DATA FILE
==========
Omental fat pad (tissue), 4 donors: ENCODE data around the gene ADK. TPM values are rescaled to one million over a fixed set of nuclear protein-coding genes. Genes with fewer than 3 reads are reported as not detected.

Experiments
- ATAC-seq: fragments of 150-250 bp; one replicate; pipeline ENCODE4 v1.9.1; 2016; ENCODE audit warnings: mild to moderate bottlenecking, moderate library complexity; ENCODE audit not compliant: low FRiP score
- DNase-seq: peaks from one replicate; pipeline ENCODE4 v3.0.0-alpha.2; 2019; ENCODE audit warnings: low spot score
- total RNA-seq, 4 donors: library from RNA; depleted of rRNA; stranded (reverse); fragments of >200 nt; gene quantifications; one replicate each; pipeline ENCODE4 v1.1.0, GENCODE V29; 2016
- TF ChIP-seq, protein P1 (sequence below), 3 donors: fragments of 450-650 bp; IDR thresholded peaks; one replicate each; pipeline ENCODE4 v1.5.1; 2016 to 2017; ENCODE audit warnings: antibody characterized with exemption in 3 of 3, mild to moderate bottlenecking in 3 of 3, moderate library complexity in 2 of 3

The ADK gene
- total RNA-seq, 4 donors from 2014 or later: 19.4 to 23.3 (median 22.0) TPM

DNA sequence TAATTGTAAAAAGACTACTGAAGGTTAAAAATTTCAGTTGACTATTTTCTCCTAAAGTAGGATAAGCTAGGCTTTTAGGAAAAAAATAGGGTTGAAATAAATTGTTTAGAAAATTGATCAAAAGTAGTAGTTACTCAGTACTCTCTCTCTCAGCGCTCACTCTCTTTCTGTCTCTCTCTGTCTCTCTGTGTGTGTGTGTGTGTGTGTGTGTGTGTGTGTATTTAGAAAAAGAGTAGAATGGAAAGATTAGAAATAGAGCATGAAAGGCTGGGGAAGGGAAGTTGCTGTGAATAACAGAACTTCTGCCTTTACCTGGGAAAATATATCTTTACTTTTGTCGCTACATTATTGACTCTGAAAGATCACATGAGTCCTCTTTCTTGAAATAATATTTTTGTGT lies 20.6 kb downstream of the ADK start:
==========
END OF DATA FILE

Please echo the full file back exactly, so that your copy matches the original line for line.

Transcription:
Omental fat pad (tissue), 4 donors: ENCODE data around the gene ADK. TPM values are rescaled to one million over a fixed set of nuclear protein-coding genes. Genes with fewer than 3 reads are reported as not detected.

Experiments
- ATAC-seq: fragments of 150-250 bp; one replicate; pipeline ENCODE4 v1.9.1; 2016; ENCODE audit warnings: mild to moderate bottlenecking, moderate library complexity; ENCODE audit not compliant: low FRiP score
- DNase-seq: peaks from one replicate; pipeline ENCODE4 v3.0.0-alpha.2; 2019; ENCODE audit warnings: low spot score
- total RNA-seq, 4 donors: library from RNA; depleted of rRNA; stranded (reverse); fragments of >200 nt; gene quantifications; one replicate each; pipeline ENCODE4 v1.1.0, GENCODE V29; 2016
- TF ChIP-seq, protein P1 (sequence below), 3 donors: fragments of 450-650 bp; IDR thresholded peaks; one replicate each; pipeline ENCODE4 v1.5.1; 2016 to 2017; ENCODE audit warnings: antibody characterized with exemption in 3 of 3, mild to moderate bottlenecking in 3 of 3, moderate library complexity in 2 of 3

The ADK gene
- total RNA-seq, 4 donors from 2014 or later: 19.4 to 23.3 (median 22.0) TPM

DNA sequence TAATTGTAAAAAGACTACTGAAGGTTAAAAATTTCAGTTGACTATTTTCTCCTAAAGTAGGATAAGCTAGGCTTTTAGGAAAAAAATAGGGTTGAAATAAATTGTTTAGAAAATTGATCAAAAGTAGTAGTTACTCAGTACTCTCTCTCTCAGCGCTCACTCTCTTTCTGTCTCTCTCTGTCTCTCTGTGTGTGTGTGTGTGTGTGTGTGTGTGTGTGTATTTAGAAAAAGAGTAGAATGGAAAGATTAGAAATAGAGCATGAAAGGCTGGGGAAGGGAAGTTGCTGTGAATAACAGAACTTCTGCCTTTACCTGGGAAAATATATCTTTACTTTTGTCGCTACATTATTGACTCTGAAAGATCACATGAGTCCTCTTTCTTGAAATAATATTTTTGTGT lies 20.6 kb downstream of the ADK start: